Scope for timeshare industry to flourish

  • Business
  • Monday, 03 Nov 2003

Property Talk: A weekly column by S.C. Cheah

THE timeshare industry in Malaysia is getting more competitive these days as timeshare companies woo new members with discounts and free stays at their resorts when they attend their presentations. 

It is becoming quite common to find timeshare companies setting up booths at travel fairs and at shopping centres.  

Despite rising membership fees, people are still signing up to join these vacation clubs where they need only pay a one-off membership fee plus an annual maintenance charge and they can look forward to free stays at hotels, holiday apartments and resorts both locally and abroad. 

However, it may be time for these timeshare developers and operators to consolidate their position and take a hard look at where the industry is heading. Are they providing good service to their members or are they mere short-term players? 

Legend Worldwide Holiday has 52 timeshare apartments at the Legend Mall in Kuala Lumpur. It is linked to a major shopping mall.

According to a timeshare expert Franco Yong, the former head of Tanco Resort Bhd's Vacation Superclub, many timeshare properties are in a “sad state of affairs” as developers have not invested enough money to refurbish their resorts for several years. 

He said many timeshare developers in the country took a very short-term view of the business and used timeshare as a solution to their property woes. 

“Not many of them take the business seriously enough as a core business,” he said, adding that a corporation with enough foresight and commitment might merge some of the players to create a positive impact for the industry to grow further. 

“Foreigners who are serious and know the potential of the domestic industry would appear in a few years. Foreigners with credible brands would bring expertise, commitment, and quality products to the industry. When that happens, the timeshare potential can really lift off,” he said. 

Yong said it would be a shame for a foreign timeshare developer to spearhead this, as there were enough local developers who could take the lead. 

“The only thing is that these (local) developers need to know that this business is here to stay and that there is plenty of money to be made for a very long time,” he said. 

He said there was plenty of room for more new players but they must be innovative, experienced and view the business in the long term.  

The timeshare industry had been created as a result of adverse economic conditions, he added. 

Hence, with the current difficult hotel and resort business, it is an opportunity for the Malaysian timeshare industry to flourish, if done right and managed well. 

However, that “desired level is far below satisfaction”, he added. 

He feels that a timeshare product must be sold based on its own merits, meaning that the accommodation units were well planned, equipped and managed.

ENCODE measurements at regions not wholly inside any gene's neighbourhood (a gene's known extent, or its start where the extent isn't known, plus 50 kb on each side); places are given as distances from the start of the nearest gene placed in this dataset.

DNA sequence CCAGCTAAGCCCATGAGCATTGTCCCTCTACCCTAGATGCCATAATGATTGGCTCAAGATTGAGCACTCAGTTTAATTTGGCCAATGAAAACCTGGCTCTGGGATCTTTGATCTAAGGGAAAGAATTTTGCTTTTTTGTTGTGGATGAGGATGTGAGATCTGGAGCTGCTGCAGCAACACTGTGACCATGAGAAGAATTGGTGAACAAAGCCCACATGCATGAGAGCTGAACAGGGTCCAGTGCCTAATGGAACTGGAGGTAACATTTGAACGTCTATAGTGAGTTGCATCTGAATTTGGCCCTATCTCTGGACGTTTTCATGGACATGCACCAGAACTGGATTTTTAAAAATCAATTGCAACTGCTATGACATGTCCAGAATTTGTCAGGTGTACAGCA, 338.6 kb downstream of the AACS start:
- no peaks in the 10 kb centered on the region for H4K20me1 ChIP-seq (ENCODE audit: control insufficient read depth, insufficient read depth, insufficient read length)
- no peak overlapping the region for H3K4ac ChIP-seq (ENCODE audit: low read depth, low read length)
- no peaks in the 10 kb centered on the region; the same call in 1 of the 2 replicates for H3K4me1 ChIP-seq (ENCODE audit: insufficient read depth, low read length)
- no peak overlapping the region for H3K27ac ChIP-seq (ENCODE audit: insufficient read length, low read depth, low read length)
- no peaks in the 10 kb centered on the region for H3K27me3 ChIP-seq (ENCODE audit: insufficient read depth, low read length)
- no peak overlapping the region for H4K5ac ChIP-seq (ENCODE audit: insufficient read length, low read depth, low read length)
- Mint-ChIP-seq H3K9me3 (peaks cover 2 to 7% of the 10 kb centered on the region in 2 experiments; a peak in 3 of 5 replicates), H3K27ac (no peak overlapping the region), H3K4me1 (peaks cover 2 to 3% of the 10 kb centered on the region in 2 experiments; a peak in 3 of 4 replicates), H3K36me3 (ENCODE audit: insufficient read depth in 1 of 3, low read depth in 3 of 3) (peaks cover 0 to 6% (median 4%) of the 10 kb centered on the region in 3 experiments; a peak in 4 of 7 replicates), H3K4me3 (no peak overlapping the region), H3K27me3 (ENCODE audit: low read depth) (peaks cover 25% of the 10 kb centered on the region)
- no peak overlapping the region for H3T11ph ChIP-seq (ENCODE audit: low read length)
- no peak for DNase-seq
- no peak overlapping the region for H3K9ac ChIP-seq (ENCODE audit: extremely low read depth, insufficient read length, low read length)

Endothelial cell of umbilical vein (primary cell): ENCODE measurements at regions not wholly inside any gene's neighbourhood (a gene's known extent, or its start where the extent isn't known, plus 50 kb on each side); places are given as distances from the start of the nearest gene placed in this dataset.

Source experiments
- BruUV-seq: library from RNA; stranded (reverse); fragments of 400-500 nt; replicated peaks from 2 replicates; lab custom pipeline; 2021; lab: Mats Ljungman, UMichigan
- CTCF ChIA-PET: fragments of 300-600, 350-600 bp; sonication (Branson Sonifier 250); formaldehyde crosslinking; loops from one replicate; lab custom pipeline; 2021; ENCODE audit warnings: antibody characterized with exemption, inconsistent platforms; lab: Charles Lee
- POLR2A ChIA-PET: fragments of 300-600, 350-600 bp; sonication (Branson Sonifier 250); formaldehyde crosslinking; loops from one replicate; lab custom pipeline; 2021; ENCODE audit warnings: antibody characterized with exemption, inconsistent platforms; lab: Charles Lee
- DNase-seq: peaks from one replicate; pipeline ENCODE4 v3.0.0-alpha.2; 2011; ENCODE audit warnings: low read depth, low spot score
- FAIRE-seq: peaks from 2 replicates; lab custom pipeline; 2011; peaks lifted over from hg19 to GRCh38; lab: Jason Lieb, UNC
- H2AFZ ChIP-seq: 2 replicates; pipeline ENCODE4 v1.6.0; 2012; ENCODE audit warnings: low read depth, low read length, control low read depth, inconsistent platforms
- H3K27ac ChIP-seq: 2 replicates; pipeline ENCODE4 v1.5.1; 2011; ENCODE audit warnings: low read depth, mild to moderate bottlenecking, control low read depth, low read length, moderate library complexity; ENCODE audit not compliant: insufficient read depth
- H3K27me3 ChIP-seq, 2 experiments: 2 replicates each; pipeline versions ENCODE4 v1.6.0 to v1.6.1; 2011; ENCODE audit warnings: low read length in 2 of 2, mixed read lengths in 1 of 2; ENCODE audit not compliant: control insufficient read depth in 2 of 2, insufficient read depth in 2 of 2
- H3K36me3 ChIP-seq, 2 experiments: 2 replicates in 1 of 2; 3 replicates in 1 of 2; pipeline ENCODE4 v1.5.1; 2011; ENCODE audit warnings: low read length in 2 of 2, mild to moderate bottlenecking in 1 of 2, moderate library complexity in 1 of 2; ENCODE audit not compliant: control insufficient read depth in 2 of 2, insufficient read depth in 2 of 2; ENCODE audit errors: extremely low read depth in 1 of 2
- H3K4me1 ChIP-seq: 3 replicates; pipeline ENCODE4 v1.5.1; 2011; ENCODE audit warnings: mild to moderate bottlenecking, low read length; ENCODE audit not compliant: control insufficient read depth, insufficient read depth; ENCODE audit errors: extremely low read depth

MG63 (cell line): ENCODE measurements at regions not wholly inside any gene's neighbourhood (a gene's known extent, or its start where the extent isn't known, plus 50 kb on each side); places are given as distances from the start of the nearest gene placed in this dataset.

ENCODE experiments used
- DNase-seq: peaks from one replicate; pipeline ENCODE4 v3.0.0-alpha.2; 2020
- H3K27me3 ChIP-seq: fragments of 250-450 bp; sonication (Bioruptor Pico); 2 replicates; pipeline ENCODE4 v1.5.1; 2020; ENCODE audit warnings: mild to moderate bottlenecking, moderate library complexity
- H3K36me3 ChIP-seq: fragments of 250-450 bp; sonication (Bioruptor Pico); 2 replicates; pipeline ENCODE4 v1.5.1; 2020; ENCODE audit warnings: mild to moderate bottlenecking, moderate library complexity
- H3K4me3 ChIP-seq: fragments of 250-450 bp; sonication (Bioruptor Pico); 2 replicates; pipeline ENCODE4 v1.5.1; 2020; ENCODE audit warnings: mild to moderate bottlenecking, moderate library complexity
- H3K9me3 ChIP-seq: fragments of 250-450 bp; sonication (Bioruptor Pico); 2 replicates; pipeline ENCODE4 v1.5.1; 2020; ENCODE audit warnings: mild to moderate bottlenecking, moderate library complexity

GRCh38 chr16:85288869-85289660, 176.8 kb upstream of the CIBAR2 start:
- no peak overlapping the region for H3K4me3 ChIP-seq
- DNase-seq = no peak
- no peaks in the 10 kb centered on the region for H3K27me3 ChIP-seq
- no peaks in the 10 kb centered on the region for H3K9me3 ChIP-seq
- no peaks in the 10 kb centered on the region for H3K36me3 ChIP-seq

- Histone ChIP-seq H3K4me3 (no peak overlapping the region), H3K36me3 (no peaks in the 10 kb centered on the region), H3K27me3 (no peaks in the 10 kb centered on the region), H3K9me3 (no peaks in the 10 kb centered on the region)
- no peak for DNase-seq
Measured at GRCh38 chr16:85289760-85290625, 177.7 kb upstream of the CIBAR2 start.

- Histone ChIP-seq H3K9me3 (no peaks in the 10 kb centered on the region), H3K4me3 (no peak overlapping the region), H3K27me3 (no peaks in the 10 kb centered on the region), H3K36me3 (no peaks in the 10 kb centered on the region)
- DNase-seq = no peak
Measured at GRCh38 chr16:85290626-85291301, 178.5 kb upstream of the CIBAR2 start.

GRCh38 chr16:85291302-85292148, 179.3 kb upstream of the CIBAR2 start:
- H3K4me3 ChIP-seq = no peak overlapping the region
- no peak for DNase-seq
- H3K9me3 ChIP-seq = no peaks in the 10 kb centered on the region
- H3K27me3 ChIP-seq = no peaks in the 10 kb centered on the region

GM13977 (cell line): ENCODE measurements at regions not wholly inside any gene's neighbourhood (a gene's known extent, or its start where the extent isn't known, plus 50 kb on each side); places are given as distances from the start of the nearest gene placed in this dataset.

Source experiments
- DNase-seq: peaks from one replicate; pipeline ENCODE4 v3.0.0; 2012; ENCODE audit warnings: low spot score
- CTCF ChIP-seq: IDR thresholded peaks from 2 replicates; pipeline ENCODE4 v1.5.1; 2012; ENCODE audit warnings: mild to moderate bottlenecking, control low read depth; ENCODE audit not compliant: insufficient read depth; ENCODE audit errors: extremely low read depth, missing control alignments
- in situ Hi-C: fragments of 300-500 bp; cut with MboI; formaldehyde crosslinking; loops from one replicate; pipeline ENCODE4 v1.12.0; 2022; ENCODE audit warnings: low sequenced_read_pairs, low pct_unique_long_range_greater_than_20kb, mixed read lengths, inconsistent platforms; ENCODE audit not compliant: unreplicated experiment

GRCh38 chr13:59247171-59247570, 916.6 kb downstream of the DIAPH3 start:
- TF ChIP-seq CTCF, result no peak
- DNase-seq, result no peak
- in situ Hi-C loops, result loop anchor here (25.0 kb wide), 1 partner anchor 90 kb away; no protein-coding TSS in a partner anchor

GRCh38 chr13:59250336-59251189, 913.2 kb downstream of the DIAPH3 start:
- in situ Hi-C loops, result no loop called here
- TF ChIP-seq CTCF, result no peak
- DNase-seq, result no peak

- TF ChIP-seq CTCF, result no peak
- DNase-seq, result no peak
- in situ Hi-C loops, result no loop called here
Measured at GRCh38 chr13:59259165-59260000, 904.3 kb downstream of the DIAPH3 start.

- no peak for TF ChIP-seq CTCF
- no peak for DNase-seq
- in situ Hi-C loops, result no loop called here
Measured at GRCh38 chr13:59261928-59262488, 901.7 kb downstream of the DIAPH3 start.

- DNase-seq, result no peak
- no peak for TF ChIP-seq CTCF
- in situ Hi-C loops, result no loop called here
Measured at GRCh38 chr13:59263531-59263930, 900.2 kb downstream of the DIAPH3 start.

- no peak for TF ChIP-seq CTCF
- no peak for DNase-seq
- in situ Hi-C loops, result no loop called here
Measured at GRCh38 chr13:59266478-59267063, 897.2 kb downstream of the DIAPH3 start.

“What is missing in Malaysia is quality planned, built and operated resorts meant for timeshares. The product must be of such high quality to justify the price,” he said. 

Leisure Holidays Bhd chief operating officer Chan Heng Wah, who took over the helm from Emmeline Yong (who led the Leisure Holiday Club for many years) this year, has been refurbishing the timeshare units in stages.  

“We're going to spend about RM3mil (on refurbishment and fittings) this year. Over the last few years we did not pay so much attention on this as we were pushing sales. Now we want to impress and provide better services to our members,” he said. 

He regrets that a timeshare company had recently been over-selling as this might give the industry a bad name. Leisure Holidays has about 15,000 members. 

Like some of the more established players that have increased their membership fees over the years, Leisure Holidays members are seeing an appreciation in the value of their membership both in terms of fees and quality of their units. 

(Leisure Holidays Bhd's timeshare memberships are known as Leisure Holiday Club and ConnectionPoints.) 

For example, the Leisure Holiday Club's fee was only RM5,500 when it started off in 1987. It rose to RM21,000 in July 1997.  

When it switched to ConnectionPoints in April 2000, the price was RM70 per point for purchase of 125 to 249 points, and RM60 per point for 250 points and more. This has risen to RM100 and RM90 per point, respectively, by April this year. 

Legend Worldwide Holidays director (sales and marketing) Steve Woon said there was a trend for people to go for holidays with their families.  

“There is a lot of potential for the industry to grow if it is marketed right. We've members who have bought more than one membership with us,” he said, adding that the company had been closing about 200 sales a month early this year.  

Its membership fees (up to Aug 27, 2003) ranged from RM13,800 for a Silver 2 Plan to RM28,800 for a Gold Plan vacation membership. 

It is understood that a major public-listed company with several prime hotels and resorts may also enter the industry.  

There are also several emerging trends: timeshare companies buying overseas properties or have “tie-up” arrangements with resorts/hotels abroad and doing their own internal exchanges instead of relying on affiliations with international exchange networks like Resort Condominiums International or Interval International.  

Some timeshare companies also allow some of their premier overseas resorts to be used by members of rival timeshare companies for rental at special rates. 

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